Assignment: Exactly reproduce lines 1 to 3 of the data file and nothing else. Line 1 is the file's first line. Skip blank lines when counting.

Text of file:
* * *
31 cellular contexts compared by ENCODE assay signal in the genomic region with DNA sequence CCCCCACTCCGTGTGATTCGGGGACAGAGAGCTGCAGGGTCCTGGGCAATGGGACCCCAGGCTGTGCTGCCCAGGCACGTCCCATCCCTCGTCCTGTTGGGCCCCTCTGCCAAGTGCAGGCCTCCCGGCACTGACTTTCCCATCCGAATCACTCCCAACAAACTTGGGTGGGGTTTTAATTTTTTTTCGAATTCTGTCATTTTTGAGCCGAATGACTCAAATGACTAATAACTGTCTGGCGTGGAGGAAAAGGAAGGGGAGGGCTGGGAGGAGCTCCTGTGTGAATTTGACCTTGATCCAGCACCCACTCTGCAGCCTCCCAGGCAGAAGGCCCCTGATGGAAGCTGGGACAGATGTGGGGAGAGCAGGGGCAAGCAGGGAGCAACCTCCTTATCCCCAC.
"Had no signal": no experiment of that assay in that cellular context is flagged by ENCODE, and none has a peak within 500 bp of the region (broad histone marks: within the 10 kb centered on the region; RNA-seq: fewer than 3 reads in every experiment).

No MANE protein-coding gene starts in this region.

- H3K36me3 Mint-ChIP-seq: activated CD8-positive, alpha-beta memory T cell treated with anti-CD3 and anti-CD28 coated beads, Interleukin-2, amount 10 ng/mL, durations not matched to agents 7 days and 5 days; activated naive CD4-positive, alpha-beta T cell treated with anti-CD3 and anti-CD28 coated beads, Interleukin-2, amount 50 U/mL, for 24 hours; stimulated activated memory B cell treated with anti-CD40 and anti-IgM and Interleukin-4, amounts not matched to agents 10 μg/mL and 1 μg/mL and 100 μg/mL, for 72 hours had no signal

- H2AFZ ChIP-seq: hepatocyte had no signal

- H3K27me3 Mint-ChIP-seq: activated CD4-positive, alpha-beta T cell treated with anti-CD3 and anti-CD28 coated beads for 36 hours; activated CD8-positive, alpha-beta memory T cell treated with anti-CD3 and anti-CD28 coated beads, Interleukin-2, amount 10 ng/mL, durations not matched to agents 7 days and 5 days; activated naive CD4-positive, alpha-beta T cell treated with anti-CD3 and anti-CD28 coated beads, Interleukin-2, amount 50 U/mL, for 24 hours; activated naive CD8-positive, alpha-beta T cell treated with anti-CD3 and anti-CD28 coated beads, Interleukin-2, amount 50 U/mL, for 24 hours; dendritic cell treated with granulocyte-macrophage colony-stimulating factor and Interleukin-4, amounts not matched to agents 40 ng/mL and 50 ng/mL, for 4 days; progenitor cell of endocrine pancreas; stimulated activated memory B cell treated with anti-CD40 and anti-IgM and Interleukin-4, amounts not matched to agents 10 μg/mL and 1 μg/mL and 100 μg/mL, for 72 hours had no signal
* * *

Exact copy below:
31 cellular contexts compared by ENCODE assay signal in the genomic region with DNA sequence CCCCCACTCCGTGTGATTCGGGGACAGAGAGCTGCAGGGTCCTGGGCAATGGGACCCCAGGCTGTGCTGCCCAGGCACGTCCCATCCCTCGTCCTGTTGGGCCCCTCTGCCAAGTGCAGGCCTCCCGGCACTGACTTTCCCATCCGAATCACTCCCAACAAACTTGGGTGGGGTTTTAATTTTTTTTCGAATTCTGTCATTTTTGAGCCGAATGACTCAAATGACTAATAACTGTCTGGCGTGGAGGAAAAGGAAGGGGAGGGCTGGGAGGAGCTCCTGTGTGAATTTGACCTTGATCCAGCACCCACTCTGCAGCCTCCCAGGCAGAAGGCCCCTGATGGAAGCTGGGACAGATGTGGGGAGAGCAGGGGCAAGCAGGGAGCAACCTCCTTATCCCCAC.
"Had no signal": no experiment of that assay in that cellular context is flagged by ENCODE, and none has a peak within 500 bp of the region (broad histone marks: within the 10 kb centered on the region; RNA-seq: fewer than 3 reads in every experiment).

No MANE protein-coding gene starts in this region.